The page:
Comping, or also known as filling in the harmony, is a commonly-heard and
important integration of jazz music. It requires skill and knowledge of advanced chord structures and added
voicings to it.
The accompanist, usually a pianist, guitarist, organ, or other instruments, have this complicated job of
supporting the soloist while he or she does the more complicated work of improvising the melody.
Other things to think about are the number of comping instruments or accompanists in a jazz band. While one type
of instrument could use one type of comping, the other instrument could use another. Sometimes, you could have
situations where the instruments clash with one another.
For instance, the piano could use a dominant seventh with a natural 13th, where the guitarist would use a
sharpened 13th, causing a clash in harmony. Or the soloist could have an idea of what he wants to achieve with the
melody, but the accompanist could have another plan.
Comping chords are often defined as spicing UP chords to support the improvised jazz melody.
This is often done by adding notes to the basic piano chord structure.
Notes like the 3d, 7th, 9th and 13th are commonly heard.
On the piano you would for instance start on G, then playing B, F, A and E above it.
However, it is difficult to play the chords in such a wide spectrum. So what the usual jazz pianist does, is
just to fit in the 13th and 9th notes in between or to leave out some.
This would look as follows:
G, B, E, F, and A.
But, unfortunately, it isn’t as easy as or simplistic as this in most cases.
Jazz musicians also like to alter these notes. What I mean is that they often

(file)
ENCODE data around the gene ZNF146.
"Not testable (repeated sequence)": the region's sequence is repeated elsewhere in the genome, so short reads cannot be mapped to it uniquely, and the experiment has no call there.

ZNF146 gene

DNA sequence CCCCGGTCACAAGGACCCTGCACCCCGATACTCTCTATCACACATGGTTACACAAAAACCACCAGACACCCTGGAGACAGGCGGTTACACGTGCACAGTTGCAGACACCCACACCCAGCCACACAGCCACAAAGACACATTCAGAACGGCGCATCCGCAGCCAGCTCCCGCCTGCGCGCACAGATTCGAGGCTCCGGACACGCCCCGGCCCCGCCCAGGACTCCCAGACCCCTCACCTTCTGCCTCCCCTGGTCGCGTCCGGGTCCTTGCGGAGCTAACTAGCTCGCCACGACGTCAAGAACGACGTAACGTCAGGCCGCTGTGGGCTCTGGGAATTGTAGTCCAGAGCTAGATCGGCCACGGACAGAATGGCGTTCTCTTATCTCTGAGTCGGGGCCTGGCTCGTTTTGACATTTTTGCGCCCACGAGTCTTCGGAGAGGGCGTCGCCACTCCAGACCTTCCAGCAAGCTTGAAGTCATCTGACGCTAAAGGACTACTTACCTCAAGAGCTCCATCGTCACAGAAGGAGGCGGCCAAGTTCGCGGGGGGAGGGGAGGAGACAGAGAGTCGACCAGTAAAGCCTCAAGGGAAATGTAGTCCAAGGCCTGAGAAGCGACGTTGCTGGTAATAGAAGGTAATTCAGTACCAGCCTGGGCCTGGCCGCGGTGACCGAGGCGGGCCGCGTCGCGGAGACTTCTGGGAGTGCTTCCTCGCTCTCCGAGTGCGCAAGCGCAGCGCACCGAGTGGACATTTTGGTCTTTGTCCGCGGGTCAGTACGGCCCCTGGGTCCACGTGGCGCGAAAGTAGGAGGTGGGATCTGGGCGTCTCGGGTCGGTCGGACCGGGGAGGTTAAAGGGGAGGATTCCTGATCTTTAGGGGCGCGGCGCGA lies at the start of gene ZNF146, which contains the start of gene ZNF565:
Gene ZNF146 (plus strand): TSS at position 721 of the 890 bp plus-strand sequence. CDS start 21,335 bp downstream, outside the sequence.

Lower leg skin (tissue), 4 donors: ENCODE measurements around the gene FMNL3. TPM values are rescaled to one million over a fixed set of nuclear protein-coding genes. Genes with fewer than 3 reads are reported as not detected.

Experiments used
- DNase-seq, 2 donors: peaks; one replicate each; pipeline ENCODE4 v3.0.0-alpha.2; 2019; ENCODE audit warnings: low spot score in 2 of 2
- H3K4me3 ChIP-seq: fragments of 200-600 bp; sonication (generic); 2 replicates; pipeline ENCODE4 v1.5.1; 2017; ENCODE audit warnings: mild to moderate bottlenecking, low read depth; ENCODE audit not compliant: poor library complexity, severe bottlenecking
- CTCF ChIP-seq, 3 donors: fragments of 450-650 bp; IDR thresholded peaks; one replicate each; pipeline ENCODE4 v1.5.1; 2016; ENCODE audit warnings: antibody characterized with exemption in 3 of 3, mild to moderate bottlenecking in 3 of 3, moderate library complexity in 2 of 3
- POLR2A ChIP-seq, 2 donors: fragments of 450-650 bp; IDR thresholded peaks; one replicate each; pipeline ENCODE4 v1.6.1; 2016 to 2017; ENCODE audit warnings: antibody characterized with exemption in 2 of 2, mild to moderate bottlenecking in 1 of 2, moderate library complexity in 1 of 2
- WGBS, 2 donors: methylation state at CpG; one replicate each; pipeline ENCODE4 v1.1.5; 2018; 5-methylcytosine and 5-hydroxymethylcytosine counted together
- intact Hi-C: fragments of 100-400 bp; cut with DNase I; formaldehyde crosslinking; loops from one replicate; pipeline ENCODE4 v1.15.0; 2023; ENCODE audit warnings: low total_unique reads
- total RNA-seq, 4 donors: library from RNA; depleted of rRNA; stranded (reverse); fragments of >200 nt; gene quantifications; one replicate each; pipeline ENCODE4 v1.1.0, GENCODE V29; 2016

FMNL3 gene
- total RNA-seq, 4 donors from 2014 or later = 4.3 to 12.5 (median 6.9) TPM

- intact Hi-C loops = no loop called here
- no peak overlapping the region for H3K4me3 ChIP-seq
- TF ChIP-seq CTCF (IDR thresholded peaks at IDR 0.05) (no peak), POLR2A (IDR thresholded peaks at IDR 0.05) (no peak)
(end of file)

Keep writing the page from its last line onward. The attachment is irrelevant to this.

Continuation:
sharpen or flatten certain notes. Usually the fifth, ninth, and thirteenths.
For example: in the key of C Major, the dominant seventh of C Major, on G, they would use the following
A flat, A sharp, E flat, C sharp, and others as well.
This, of course could form endless possibilities of establishing various types of chord structures and
differently sounding harmonies. It all depends on the feel or mood of the soloist. If the melody is more dense and
complex, one would use more 9ths and 13ths in one’s comping.
Needless to say, there must be a constant communication between the soloist and comper. For one, the soloist may
use different types of rhythms in his melody or improvisation. The accompanist must keep the whole band together,
ensuring that everyone stays at the same energy level as the soloist.
Comping doesn’t only include chords, but also includes supportive and backing melodies for the tune of the
Therefore, the accompanist doing the comping must listen with a fine ear to the soloist, to hear whether the
melody and improvisation might change. In which case, he must use another type of rhythm or melody to lead the
other instruments to follow the soloist.
In drum solos, the piano comper uses what they call hits to rhythmically support the drums in a smart way,
thereby, forming two types of rhythms, complementing one another.
For good exercises to learn jazz
piano comping, listen to well-known jazz pianist compers like Wynton Kelly, Herbie Hancock, Oscar Peterson, and
Count Basie to hear the different types of comping.
Some comp sparsely, while others like to go wild. Try the different types of chords with the added notes. Put on
a recording of your favorite jazz song, and try your comping skills together with the famous!
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